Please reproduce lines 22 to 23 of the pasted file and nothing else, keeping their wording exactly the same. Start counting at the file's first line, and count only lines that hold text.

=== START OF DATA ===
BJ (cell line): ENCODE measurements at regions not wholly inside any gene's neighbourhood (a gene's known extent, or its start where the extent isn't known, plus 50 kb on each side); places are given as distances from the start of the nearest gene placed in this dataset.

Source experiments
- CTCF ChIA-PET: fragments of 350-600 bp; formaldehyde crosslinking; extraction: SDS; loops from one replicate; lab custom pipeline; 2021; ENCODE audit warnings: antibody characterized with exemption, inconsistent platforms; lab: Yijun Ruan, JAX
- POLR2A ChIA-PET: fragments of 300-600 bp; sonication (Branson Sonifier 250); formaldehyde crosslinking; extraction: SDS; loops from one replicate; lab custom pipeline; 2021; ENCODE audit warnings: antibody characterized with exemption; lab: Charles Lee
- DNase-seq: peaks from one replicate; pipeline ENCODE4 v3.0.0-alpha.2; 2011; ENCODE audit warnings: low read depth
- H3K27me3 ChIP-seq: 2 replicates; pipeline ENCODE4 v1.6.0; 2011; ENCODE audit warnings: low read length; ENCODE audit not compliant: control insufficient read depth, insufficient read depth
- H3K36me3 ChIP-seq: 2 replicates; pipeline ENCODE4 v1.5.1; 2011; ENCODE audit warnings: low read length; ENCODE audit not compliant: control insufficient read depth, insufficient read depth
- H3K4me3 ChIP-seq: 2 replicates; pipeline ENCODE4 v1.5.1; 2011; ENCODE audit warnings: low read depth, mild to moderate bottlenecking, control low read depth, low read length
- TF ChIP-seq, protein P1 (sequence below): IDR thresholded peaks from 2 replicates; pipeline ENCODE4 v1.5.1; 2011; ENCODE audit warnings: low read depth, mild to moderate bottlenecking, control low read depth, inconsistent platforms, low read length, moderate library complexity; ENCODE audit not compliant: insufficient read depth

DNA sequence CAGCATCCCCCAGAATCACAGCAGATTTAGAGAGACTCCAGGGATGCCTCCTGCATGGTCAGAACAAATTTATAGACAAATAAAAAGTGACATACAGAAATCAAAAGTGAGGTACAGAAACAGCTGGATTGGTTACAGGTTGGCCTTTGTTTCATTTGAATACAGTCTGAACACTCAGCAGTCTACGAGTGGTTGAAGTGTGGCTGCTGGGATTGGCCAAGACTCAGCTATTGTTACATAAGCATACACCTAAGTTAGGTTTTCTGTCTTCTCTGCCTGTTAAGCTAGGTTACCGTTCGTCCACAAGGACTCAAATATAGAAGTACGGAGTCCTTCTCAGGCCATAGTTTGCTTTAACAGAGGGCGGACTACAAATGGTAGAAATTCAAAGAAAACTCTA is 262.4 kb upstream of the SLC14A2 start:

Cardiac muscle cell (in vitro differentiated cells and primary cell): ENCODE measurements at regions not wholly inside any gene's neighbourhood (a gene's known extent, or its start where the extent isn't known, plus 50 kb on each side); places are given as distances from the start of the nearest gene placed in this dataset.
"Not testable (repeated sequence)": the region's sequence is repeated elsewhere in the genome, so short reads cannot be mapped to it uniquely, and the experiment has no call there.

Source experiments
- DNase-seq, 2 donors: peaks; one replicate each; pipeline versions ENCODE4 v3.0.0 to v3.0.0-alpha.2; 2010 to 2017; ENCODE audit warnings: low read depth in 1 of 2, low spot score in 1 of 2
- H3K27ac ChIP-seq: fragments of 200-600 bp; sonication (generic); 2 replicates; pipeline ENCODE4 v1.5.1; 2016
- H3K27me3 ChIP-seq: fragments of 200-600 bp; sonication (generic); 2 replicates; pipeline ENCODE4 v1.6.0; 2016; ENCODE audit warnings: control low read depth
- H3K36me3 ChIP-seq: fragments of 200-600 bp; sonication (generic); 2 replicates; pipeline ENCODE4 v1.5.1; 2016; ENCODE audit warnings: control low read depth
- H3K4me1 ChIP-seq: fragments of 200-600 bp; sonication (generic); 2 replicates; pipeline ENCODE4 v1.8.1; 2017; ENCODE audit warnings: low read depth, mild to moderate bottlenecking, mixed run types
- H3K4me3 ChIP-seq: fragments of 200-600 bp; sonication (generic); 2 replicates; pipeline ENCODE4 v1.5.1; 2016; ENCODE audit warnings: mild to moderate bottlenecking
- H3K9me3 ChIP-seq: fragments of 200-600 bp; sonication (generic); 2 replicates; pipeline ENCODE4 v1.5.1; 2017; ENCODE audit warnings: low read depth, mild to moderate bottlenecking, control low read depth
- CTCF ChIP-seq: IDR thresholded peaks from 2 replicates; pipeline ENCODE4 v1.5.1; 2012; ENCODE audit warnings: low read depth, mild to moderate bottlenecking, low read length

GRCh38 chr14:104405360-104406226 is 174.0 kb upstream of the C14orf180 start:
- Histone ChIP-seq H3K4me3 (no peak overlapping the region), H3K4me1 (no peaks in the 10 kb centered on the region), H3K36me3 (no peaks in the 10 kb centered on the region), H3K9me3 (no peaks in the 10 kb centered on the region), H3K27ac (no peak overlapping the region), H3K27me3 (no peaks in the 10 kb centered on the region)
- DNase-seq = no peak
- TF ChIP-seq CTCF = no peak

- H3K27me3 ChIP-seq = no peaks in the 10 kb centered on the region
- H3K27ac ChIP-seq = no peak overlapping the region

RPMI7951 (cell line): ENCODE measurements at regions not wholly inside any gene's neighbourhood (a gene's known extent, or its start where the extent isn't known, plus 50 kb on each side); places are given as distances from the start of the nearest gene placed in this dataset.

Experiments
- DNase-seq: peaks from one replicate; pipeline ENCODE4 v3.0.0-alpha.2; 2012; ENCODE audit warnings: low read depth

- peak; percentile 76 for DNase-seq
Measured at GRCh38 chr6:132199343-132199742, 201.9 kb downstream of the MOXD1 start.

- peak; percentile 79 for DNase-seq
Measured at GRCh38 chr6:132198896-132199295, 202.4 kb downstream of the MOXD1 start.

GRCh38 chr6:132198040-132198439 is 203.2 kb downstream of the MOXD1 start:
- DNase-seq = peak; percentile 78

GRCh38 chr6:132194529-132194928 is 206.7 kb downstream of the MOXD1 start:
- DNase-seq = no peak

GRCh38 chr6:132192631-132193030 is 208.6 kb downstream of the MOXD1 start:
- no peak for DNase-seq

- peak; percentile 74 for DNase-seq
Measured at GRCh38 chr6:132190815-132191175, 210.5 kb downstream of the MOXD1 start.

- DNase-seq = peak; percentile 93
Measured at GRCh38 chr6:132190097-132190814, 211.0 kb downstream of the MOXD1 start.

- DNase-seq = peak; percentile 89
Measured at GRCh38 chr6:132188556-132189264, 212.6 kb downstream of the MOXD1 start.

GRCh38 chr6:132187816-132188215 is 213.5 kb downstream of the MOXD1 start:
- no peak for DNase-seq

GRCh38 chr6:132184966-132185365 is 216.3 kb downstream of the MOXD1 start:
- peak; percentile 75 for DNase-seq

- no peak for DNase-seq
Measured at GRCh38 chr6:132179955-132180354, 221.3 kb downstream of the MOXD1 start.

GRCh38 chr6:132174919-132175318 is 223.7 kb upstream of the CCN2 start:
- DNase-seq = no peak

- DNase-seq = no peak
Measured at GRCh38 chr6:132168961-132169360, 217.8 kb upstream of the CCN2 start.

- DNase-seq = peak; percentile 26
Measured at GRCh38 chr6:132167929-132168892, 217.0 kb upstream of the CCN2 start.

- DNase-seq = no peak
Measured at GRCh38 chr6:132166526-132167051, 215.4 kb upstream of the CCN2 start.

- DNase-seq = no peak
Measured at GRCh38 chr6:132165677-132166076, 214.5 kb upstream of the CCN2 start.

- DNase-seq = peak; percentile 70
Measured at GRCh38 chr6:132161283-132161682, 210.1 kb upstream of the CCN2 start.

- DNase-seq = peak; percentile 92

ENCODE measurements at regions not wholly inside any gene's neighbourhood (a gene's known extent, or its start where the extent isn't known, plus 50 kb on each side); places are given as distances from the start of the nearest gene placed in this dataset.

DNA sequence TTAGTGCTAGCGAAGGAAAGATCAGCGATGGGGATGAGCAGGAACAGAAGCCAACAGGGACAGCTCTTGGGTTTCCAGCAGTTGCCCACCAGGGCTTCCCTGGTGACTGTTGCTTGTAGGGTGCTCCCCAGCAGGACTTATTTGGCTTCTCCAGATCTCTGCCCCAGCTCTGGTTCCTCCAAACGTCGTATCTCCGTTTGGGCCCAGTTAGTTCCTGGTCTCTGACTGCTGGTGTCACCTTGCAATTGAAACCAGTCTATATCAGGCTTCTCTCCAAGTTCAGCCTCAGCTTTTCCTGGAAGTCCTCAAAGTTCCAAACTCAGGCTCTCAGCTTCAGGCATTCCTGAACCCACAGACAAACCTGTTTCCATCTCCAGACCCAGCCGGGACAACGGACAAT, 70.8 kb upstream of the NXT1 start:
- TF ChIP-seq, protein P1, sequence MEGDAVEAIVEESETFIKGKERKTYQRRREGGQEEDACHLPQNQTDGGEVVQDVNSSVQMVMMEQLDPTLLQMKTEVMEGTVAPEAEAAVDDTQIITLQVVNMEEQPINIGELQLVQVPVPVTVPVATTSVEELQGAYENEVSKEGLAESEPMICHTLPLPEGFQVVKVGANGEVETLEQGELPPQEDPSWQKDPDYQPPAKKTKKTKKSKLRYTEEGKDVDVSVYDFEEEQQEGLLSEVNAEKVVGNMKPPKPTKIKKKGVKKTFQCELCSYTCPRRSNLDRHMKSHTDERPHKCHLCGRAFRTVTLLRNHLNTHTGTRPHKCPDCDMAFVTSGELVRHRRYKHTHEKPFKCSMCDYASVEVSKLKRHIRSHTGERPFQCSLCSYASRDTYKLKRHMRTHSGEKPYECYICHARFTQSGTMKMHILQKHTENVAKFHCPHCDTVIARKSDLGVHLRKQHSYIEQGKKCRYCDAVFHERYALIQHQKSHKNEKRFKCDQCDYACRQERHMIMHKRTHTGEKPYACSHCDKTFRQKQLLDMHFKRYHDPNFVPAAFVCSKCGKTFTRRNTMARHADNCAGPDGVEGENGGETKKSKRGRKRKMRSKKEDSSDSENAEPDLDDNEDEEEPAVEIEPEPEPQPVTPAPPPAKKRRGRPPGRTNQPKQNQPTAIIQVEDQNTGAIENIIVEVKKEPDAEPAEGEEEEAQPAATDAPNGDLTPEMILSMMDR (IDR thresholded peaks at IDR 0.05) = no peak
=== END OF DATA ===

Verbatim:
GRCh38 chr14:104405360-104406226 is 174.0 kb upstream of the C14orf180 start:
- Histone ChIP-seq H3K4me3 (no peak overlapping the region), H3K4me1 (no peaks in the 10 kb centered on the region), H3K36me3 (no peaks in the 10 kb centered on the region), H3K9me3 (no peaks in the 10 kb centered on the region), H3K27ac (no peak overlapping the region), H3K27me3 (no peaks in the 10 kb centered on the region)